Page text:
By Jonathan Gault
October 10, 2016
BOSTON — When Emily Sisson was dominating the NCAA as a senior at Providence College in 2015, it seemed as if it would only be a matter of time until she started adding senior national titles to her resume. That day arrived on Monday as the 2015 NCAA indoor and outdoor 5,000-meter champ crushed the field at the Tufts Health Plan 10K for Women to win the USATF 10K championship in 31:47. On a sun-splashed fall afternoon in Boston, Sisson broke the field by the three-mile mark, cruising alongside the Charles River before crossing the finish line on Boston Common 44 seconds ahead of runner-up Sarah Pagano.
“I”m so happy to have my first title. It’s so exciting! I was a little nervous about this one because it was different from the previous years where I had people to chase down,” Sisson said. “So running from the front was different but I just kept telling myself it’s a good opportunity, it’s good practice to challenge myself in something different. … This year I was like, ‘OK, I’m going to be leading it, I’m not afraid’. I was excited.”
Sisson had come close to her first national title on several occasions in the past. Before today, Sisson had run six USATF road champs and placed second at four of them, most recently at last month’s 20K Champs in New Haven, Conn. In four of those six races — including last year’s edition of this race — Sisson’s training partner Molly Huddle was the one who broke the tape. But with Huddle skipping out today in order to concentrate on her marathon debut in New York next month, Sisson deputized admirably.
In fact, Sisson’s victory was a near-mirror image of Huddle’s win on these streets a year ago. Just like Huddle, Sisson pushed the pace early, passing one mile in 5:01, at which point Pagano was the only woman still with her. And just like Huddle last year, Sisson put the field away early in the third mile after crossing the Harvard Bridge into Cambridge. Sisson already had three-second gap on Pagano by two miles, as she had begun pushing hard on the turn onto Memorial Drive at 1.5 miles. Though Pagano fought admirably to hang on, she could not hope to match Sisson’s strength. By three miles (15:16), Sisson had a 13-second lead and she was racing against the clock. Ultimately she came well short of Huddle’s 31:21 course record from last year, though considering the windy conditions, Sisson’s 31:47 — just nine seconds off her track pb and tied for eighth-fastest in the race’s 40-year history — was very impressive.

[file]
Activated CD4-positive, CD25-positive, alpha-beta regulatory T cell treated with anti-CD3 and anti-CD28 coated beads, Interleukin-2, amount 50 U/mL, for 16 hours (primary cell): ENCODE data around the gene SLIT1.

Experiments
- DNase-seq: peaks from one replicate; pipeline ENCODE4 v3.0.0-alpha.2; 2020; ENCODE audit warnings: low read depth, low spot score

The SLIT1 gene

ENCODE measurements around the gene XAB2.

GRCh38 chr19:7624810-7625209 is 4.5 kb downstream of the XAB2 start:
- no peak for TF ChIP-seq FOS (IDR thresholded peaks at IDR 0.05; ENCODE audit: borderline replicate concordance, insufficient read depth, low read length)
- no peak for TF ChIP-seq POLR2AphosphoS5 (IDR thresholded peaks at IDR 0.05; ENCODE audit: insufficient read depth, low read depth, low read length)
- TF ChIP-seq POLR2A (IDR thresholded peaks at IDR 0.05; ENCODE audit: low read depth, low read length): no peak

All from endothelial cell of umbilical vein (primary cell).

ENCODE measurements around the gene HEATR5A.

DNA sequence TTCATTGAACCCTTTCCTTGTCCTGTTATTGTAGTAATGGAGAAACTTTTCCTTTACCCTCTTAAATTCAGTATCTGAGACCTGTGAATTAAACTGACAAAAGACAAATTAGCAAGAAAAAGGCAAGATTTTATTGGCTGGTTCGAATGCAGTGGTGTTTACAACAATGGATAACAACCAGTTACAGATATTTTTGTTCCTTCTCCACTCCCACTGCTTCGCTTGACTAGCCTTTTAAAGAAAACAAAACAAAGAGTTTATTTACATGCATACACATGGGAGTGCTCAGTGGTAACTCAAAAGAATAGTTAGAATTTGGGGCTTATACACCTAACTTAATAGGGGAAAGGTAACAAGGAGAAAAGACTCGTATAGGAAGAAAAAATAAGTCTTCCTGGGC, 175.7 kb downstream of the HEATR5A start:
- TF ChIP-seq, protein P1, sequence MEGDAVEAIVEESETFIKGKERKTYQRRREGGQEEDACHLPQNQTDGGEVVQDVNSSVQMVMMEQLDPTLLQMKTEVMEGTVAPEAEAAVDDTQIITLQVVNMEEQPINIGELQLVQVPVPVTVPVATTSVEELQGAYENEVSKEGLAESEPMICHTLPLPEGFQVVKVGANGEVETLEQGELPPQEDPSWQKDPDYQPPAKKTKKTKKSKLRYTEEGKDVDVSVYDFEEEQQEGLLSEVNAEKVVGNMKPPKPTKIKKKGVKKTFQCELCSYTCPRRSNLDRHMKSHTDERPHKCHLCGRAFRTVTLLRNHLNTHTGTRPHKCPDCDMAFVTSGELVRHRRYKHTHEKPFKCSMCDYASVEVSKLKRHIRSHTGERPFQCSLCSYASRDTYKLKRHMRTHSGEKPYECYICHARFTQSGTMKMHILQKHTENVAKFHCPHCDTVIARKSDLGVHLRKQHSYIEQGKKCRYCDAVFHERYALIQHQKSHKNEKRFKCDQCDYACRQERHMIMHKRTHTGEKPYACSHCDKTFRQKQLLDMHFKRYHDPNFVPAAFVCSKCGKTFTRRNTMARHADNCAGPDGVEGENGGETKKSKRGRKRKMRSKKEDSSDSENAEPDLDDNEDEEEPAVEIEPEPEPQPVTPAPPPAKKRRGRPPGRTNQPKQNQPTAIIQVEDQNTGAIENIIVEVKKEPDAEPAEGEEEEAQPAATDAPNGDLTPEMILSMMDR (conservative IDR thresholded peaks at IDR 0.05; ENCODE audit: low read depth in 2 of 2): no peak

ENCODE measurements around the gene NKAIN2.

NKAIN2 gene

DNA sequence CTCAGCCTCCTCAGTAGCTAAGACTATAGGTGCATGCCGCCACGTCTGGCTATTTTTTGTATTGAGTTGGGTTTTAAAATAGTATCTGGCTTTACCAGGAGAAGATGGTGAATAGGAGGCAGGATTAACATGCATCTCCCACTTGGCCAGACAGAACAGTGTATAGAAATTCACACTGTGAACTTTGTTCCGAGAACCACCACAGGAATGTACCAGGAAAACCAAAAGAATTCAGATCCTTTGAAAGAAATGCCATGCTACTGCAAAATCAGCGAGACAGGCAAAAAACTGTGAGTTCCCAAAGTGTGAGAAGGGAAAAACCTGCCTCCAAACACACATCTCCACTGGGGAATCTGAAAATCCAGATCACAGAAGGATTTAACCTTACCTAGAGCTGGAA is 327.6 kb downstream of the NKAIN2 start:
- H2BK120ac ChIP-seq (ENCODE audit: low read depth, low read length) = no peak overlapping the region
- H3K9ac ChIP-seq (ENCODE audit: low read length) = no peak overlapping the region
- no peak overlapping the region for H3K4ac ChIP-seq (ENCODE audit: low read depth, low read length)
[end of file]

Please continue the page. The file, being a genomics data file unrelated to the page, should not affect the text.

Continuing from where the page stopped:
The similarities between Sisson and Huddle go deeper than performances in Boston. Both train in Providence under Ray Treacy, and both excel on and off the track. Huddle, 32, is still in her prime, but Sisson, who turns 25 on Wednesday, has the ability and desire to one day succeed her as America’s top road runner.
“I do love the roads,” Sisson said. “So I hope that works out. I love racing road races. I seem to like the longer distances. I did my first 20K and I honestly really enjoyed it. I felt so comfortable for most of it. I feel strongest in my tempos and my long runs.”
(Editor’s note: Treacy told us in 2015 that he feels Sisson is made for the marathon).
If Sisson is to one day approach Huddle’s level — or even make her first Worlds team on the track next summer — she’ll have to stay healthy, which was a problem for her during most of 2016, her first full year as a professional. She was 5th at USAs in the 10,000 last year on the track but later developed a nagging knee injury. Sisson raced through it, and took 10th in the 10,000 at the Olympic Trials, but only recently, with a 4th-place finish (top American) at the Beach to Beacon 10K, followed by runner-up showings at the USATF 5K and 20K Champs and today’s victory, has Sisson begun to look like the can’t-miss prospect she was heralded as a year ago coming out of Providence College.
Sisson still has work to do. Today’s field was not particularly strong, as the USATF 10-Mile Champs were held yesterday in Minnesota, and with Huddle and 2015 World Championship bronze medallist Emily Infeld locks (assuming they choose to run it) competition will be fierce for the final 10,000 spot on Team USA at Worlds next summer. But Huddle has a great coach in Treacy and the opportunity to learn from one of the U.S.’s best-ever in Huddle and three-time Olympian Kim Smith, who have mentored Sisson on everything, from how to handle herself at the Olympic Trials to remembering to wear sunscreen during a run.
“I don’t know what I would have done without them,” Sisson said. “It’s amazing having them. They’ve been incredible helping while they’re still running amazing careers of their own…They’ve just been amazing role models.”
Sisson said she’s excited for her next few races, which include the Pittsburgh 10-Miler on November 6 and the Manchester Road Race on Thanksgiving Day.
“I feel like my season is just getting started and a lot of people are finishing theirs,” Sisson said. “I still feel like I can keep going for a while.”
Huddle remains the gold standard in U.S. road racing. But if Sisson is to succeed her in the future, she can look back to October 10, 2016, as an important milestone along the way, the day she followed in her mentor’s footsteps to become a national champion for the first time.
Top 10 results (full results here)
1. Emily Sisson 31:47
2. Sarah Pagano 32:31
3. Lauren Paquette 32:53
4. Becky Wade 33:03
5. Lindsey Scherf 33:04
6. Jennifer Rhines 33:31
7. Hannah Davidson 33:36
8. Rochelle Kanuho 33:59
9. Kinsey Gomez 34:03
10. Kaitlin Goodman 34:07
Interview with Sisson
Interview with Pagano